Your guide to hot water systems
If you're looking to lower your gas prices, you might want to start by examining the type of gas hot water system you have in your home, whether you rely on mains gas (reticulated gas) or bottled LPG.
Gas hot water systems are a great choice to heat H2O, however, and produce around 25 - 33 per cent less greenhouse gases than electric water heaters, according to the Department of Industry.
Is gas hot water the best choice for your household?
Gas hot water systems have a lower upfront set up cost than solar or heat pump hot water systems. However, one thing to keep in mind is that unless you have natural gas already connected to your home you will need to get a mains gas connection or use bottled liquefied petroleum gas (LPG).
Bear in mind that depending on your usage, LPG could be more expensive than natural gas.
If you live in a sunny area, you may want to consider a gas-boosted solar system as this will reduce the amount you need to spend on your gas prices while also lowering your greenhouse gas emissions.
What are the types of gas hot water systems available?
There are two main systems and both work differently. One kind may suit your household better than the other - it is all about your individual circumstances.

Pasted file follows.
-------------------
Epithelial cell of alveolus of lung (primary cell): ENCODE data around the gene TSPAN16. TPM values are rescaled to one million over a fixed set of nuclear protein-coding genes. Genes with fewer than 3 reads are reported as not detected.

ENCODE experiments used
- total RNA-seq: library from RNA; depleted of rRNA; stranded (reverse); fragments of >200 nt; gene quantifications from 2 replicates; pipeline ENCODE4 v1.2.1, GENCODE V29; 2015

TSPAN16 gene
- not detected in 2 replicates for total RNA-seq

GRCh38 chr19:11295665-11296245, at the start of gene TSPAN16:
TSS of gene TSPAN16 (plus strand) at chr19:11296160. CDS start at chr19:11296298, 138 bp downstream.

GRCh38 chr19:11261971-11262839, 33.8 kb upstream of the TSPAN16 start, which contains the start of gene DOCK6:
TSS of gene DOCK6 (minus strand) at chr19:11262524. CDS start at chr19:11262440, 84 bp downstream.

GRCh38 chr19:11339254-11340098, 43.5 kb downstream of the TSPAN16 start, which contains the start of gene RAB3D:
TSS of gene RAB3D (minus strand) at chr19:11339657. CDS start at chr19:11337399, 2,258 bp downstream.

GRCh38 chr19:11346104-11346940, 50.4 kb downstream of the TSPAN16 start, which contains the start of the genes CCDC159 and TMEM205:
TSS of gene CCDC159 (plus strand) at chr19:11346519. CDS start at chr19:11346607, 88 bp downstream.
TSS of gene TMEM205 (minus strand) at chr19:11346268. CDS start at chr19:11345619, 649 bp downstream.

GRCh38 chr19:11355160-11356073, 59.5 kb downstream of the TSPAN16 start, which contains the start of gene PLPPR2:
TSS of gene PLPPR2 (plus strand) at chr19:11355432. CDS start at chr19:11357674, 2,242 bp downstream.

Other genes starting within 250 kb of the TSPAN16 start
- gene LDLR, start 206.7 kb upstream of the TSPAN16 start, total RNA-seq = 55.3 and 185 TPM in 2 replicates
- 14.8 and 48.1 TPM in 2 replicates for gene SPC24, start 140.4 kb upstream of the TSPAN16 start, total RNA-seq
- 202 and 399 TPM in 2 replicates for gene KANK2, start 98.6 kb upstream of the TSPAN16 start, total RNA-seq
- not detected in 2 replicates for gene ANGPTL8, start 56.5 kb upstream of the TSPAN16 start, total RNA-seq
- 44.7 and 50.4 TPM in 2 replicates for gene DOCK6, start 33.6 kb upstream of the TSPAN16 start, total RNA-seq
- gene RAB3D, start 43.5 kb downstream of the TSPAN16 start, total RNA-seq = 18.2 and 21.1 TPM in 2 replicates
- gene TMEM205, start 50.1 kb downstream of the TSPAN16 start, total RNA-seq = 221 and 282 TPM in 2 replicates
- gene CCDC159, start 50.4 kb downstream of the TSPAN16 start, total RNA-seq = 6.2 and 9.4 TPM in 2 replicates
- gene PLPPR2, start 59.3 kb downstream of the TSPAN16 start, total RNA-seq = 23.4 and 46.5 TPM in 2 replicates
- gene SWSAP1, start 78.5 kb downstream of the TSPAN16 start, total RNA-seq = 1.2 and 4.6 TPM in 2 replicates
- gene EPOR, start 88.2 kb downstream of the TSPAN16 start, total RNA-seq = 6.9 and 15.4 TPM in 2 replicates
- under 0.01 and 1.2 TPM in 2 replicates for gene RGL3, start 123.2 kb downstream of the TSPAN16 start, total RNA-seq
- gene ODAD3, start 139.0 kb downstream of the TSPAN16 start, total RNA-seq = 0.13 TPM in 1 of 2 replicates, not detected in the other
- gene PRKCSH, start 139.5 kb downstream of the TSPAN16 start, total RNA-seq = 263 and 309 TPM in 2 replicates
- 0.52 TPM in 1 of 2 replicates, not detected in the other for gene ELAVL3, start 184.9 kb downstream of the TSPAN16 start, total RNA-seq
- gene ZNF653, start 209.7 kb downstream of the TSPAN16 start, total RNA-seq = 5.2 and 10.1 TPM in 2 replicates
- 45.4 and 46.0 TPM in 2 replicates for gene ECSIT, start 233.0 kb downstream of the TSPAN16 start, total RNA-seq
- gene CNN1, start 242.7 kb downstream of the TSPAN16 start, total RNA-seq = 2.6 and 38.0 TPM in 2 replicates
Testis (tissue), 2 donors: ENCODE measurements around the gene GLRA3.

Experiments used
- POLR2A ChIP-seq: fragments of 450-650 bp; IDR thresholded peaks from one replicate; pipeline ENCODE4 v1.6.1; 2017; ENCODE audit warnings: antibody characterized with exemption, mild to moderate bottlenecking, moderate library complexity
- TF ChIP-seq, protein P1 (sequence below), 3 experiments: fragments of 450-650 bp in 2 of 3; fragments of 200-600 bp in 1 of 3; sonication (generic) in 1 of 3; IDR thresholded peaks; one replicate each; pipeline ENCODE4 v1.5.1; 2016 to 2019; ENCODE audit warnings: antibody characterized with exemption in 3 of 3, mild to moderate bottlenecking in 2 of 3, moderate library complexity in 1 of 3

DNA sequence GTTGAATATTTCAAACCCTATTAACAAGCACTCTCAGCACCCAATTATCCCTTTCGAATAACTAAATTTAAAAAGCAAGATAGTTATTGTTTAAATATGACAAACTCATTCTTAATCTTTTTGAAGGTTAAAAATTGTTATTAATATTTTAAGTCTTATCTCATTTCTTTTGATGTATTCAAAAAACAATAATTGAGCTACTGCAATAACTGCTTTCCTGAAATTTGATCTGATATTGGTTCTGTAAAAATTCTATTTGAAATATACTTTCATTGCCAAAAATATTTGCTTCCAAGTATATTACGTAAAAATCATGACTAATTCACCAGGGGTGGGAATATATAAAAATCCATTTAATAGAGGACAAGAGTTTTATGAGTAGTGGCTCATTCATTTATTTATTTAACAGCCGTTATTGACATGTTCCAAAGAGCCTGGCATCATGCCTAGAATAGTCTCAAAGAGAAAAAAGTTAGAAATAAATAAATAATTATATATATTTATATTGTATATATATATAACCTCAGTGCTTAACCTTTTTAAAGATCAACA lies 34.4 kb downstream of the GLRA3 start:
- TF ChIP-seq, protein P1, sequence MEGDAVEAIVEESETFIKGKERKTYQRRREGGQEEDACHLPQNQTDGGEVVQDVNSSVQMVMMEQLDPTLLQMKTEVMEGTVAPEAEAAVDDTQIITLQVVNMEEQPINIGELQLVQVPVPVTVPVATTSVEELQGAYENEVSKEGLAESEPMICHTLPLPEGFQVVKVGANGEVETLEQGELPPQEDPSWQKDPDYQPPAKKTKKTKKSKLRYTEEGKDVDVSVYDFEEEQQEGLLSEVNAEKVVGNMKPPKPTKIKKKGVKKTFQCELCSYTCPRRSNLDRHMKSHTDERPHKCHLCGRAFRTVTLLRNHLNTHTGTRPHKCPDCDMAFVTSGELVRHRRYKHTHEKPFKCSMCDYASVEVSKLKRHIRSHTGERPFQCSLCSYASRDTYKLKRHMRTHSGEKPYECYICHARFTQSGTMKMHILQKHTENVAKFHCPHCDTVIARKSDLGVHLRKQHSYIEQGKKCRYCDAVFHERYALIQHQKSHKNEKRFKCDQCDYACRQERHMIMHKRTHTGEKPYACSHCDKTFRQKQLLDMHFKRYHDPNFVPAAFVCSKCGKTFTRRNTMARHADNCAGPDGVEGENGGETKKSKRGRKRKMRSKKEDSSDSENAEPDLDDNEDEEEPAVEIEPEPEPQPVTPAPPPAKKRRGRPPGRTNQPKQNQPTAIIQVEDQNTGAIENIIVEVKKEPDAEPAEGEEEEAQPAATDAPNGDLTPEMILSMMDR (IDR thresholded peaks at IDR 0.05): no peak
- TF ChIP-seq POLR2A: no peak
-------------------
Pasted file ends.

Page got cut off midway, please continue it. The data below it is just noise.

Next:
Here is a small guide explaining how each one works and which homes will benefit the most from having one set up.
Also known as a continuous flow system, this machine does not have a storage tank and instead heats water only as required. This means you will not face losses from a tank.
Instead, this unit features a gas burner that heats water as it passes through a coiled pipe known as a heat exchanger. The gas burner is triggered when the hot water tap is turned on so you are only heating a small amount of water rather than continuously keeping an entire tank warm.
This kind of unit has a gas burner located under a storage tank that is used to heat water. The pilot flame is continuously on and lights the main burner only when its needed.
These types of systems lose heat through their walls so they need to regularly burn gas to keep the water warm. A few tips if you have this kind of system include installing insulation around the tank to reduce the amount of heat loss and to lower the temperature by a few degrees.
Bear in mind that they do need to be at least 60 degrees Celsius to kill any dangerous bacteria or germs.
Posted by Paul Doyle.